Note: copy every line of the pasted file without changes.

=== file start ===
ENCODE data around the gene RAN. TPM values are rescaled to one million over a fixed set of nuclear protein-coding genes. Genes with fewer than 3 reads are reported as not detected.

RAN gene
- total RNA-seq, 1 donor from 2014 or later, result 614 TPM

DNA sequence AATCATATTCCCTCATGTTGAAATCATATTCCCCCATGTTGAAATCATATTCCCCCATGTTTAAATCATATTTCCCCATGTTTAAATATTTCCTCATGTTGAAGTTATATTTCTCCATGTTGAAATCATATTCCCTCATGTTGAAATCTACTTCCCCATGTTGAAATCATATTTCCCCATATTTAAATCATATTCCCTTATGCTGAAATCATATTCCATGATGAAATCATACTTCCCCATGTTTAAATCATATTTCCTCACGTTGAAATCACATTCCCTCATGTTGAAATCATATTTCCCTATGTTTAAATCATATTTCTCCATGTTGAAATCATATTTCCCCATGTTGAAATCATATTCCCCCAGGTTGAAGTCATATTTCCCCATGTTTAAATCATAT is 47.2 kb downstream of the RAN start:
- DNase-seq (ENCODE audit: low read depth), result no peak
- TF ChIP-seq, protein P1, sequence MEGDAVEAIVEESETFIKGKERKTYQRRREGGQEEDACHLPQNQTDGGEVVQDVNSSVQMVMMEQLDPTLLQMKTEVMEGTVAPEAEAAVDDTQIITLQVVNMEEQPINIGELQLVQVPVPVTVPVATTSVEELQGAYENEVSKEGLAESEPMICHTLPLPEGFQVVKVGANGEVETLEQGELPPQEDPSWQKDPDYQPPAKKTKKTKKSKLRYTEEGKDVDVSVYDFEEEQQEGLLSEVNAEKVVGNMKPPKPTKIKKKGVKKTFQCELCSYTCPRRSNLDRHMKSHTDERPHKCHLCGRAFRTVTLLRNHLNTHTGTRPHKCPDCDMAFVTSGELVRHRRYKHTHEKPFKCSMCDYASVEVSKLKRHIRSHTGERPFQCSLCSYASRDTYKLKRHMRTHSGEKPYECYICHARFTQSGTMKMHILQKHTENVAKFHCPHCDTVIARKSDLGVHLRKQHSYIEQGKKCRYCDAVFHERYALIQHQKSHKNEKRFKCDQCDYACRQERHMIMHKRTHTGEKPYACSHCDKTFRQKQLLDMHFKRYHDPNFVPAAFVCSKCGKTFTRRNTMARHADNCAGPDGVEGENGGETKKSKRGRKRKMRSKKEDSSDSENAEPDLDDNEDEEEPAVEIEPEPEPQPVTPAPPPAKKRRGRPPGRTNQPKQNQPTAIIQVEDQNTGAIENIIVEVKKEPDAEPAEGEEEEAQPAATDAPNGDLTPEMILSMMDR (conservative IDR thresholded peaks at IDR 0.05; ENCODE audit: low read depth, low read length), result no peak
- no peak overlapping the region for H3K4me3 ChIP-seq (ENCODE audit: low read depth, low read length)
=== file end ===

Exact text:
ENCODE data around the gene RAN. TPM values are rescaled to one million over a fixed set of nuclear protein-coding genes. Genes with fewer than 3 reads are reported as not detected.

RAN gene
- total RNA-seq, 1 donor from 2014 or later, result 614 TPM

DNA sequence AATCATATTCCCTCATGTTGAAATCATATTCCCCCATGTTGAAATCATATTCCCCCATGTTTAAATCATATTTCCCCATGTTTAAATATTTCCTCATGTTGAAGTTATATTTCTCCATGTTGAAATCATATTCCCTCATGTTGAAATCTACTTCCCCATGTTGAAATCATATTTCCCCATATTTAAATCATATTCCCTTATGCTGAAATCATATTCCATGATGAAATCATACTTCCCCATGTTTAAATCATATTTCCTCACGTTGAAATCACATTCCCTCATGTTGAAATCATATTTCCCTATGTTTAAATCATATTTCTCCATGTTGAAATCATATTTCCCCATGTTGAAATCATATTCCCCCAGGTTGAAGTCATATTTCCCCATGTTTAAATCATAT is 47.2 kb downstream of the RAN start:
- DNase-seq (ENCODE audit: low read depth), result no peak
- TF ChIP-seq, protein P1, sequence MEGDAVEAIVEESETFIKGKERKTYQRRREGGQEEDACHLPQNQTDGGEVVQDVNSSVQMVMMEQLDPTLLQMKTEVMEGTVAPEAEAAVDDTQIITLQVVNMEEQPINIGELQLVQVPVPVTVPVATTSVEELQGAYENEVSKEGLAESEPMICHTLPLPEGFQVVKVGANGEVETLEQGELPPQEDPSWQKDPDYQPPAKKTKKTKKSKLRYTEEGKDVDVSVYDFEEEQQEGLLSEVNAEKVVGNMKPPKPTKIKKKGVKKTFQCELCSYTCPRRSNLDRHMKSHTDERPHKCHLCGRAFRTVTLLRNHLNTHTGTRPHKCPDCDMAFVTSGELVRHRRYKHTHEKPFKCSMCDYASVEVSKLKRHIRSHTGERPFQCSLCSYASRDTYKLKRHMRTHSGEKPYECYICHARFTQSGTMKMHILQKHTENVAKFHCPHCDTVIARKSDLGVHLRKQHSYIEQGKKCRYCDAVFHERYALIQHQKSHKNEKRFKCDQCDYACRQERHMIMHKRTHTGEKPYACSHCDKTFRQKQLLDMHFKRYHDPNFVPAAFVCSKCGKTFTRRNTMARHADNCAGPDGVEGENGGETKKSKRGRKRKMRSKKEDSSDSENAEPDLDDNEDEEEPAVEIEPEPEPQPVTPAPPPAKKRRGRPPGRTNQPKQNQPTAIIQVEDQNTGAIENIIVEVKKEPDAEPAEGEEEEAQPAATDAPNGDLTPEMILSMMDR (conservative IDR thresholded peaks at IDR 0.05; ENCODE audit: low read depth, low read length), result no peak
- no peak overlapping the region for H3K4me3 ChIP-seq (ENCODE audit: low read depth, low read length)